Beginner's Yoga Problems, Help, Please!

frando
frando Posts: 584 Member
I've just started trying to do a short yoga (a 20 minute DDP Yoga, takes me about 25/30 to do!) routine five times a week (Sunday-Tuesday, Thursday and Friday). I'm on the second week, yaaaay! But I've come across a couple of issues;

1) I've got a knee problem, as a result of flat feet, mainly from my right knee. I've started getting noticeable pain from there after the routine. It's not a terrible pain, I can live with it, but I'm unsure if it's something I should take the doctor.

2) When doing positions like downward facing dog, three legged dog etc., I can feel my toes rubbing on my carpet. Yesterday, whilst shaving, I realised I've kinda got something akin to carpet burn on my toes.

I'm unsure if they're both related to the fact that I'm just practising on carpet rather then a mat or if there is something I should be doing to prevent these?

Also any tips for starting yoga on a regular basis will be useful.

Thank you!

Replies

  • Ness725
    Ness725 Posts: 13 Member
    I used to do yoga using a DVD, then switched to a weekly class. Honestly, I would highly recommend taking a few intro classes with an instructor. Yoga is 100% form, and you would be amazed at how a little adjustment can make the pose totally different. I'd also recommend a good "sticky" mat to keep you from slipping.

    I know those things cost a little $$, but if you want to practice regularly, its worth the investment. Personally, I prefer the class experience for yoga (and I normally prefer to work out alone). The atmosphere is very "zen". :)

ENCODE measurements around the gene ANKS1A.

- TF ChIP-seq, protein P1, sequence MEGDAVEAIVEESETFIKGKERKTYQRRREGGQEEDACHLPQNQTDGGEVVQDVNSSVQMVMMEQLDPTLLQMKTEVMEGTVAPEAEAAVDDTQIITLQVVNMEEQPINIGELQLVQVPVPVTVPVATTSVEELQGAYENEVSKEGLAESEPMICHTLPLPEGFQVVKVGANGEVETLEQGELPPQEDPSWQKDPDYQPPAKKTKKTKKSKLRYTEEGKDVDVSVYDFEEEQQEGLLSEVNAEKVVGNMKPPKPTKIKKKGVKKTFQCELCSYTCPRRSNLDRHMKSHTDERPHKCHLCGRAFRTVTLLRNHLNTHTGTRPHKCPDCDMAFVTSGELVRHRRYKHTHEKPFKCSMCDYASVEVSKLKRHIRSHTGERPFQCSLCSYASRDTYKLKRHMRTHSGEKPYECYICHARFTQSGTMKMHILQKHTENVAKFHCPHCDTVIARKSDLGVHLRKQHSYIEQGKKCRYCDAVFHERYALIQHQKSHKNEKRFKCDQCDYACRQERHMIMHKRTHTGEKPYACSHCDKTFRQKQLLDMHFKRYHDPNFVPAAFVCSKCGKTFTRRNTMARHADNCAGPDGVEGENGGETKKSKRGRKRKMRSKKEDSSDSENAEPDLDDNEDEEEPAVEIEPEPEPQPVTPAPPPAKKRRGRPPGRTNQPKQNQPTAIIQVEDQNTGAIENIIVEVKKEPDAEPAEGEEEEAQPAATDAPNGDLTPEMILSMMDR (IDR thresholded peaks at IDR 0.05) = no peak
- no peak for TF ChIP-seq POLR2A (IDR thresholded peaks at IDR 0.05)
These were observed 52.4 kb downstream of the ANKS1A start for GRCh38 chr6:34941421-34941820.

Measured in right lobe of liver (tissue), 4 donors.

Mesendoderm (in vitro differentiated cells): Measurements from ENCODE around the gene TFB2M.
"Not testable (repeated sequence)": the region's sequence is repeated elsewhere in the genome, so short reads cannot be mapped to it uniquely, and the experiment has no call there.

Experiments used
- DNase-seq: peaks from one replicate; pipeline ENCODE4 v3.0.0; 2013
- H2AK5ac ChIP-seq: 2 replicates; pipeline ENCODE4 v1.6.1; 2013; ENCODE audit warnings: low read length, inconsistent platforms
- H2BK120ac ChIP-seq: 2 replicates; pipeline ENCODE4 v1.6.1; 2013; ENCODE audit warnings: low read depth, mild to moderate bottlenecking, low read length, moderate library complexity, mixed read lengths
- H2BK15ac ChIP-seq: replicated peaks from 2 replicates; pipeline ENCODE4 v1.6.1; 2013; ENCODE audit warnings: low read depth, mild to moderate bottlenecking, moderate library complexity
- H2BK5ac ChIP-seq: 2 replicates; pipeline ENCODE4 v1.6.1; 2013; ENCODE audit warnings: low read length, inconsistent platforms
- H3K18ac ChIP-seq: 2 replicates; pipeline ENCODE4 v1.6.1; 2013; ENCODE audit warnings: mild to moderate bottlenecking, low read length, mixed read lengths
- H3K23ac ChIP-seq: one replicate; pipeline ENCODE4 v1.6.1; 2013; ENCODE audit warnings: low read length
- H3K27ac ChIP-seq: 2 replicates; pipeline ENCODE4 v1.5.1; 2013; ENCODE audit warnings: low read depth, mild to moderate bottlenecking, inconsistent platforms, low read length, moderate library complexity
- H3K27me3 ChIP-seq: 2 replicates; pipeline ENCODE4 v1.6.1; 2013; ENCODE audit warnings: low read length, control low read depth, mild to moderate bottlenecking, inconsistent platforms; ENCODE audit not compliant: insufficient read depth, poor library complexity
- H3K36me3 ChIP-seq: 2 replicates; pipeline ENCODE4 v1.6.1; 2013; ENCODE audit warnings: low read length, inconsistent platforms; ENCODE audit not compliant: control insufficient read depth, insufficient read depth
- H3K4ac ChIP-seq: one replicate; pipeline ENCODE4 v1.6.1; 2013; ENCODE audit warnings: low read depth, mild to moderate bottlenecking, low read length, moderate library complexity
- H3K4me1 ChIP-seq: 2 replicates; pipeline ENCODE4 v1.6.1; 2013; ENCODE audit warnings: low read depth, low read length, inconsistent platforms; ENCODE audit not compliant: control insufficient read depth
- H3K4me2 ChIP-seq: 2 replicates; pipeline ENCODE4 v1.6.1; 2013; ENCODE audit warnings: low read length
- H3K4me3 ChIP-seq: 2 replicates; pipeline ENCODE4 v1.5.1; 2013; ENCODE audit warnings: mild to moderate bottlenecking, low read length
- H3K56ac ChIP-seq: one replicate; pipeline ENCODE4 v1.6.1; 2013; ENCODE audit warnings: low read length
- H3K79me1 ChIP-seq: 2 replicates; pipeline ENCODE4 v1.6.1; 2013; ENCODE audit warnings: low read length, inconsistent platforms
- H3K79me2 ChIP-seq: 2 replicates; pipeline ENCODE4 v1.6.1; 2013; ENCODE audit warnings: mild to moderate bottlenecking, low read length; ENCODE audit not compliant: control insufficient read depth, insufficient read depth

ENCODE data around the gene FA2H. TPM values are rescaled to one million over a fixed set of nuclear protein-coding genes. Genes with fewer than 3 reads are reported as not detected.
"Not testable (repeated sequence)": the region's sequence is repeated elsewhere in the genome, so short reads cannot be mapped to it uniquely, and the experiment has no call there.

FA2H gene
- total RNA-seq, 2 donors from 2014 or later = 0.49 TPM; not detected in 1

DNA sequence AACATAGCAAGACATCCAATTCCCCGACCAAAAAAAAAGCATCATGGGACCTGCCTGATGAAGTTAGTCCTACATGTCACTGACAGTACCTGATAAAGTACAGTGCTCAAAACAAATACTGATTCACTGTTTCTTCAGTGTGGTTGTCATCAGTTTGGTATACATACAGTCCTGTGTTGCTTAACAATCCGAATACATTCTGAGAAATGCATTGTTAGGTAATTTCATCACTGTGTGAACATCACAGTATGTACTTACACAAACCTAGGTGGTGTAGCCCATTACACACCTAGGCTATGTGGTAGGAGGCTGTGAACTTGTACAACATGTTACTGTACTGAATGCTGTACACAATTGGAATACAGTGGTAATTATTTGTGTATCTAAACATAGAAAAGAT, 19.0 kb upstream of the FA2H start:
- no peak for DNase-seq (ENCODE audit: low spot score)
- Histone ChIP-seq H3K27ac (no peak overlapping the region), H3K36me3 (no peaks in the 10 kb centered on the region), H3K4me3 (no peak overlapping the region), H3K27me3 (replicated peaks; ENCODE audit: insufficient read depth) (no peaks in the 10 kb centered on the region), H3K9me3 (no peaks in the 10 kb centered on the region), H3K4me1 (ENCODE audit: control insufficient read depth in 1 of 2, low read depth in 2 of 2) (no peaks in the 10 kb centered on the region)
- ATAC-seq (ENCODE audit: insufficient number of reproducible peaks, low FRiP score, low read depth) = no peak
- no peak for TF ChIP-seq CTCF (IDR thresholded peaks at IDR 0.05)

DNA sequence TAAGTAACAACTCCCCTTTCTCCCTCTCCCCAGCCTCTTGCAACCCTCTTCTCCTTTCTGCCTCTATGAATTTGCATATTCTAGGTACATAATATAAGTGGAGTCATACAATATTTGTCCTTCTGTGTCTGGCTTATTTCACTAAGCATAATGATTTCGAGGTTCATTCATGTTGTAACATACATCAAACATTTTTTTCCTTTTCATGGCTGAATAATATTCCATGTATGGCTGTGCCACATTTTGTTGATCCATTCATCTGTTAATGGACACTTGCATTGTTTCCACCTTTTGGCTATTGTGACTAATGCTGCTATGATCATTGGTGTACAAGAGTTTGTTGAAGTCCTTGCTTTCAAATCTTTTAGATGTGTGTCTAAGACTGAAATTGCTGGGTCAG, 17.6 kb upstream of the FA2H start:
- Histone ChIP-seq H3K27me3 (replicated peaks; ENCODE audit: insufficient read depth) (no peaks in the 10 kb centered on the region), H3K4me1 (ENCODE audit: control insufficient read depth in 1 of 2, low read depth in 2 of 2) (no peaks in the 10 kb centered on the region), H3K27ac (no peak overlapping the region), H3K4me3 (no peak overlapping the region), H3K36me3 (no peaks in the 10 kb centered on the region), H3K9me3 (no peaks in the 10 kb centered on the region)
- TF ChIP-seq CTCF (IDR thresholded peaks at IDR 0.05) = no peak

• snowboardRN
    snowboardRN Posts: 25 Member
    I definitely recommend a mat.
    And it shouldn't be painful for you besides the normal stretch feeling... I would see what your doc has to say. You don't want to make the pain worse!
  • yoginimary
    yoginimary Posts: 6,783 Member
    Also see what a teacher has to say about the knee pain in certain poses. Some teachers will give you much better advice than others.
  • TheLittleFangs
    TheLittleFangs Posts: 205 Member
    Regarding injury - always see the Dr when starting any new regime. With an injury this is even more important :)

    Yep - get a mat :) you can also get grippy socks for yoga
  • futuremanda
    futuremanda Posts: 816 Member
    Yep get a mat.

    Also, downward dog etc can be modified. Some days, my dog is pretty short (so hands closer to feet). You may be able to modify your downward dog so that your toes aren't sliding on the carpet in the meantime.

    With proper form, you can probably avoid knee pain. So you'll want to look up videos that do in-depth descriptions of some of the poses you've been working on. That or, as others have suggested, do an in-person class for a bit. One thing I learned at an in-person class is that MY neutral knee position is *way* in. So to get the right knee position, I have to push my knees out, and it feels weird to me. But I don't get pain. (For visual reference: Say I am in runner's lunge, left leg in front. I have to hold the knee more to the left than is natural for me. Same in Warrior 2.)

    Also, practice any/all on-the-knees positions with a blanket or towel or something.
  • Joannah700
    Joannah700 Posts: 2,665 Member
    Ness725 wrote: »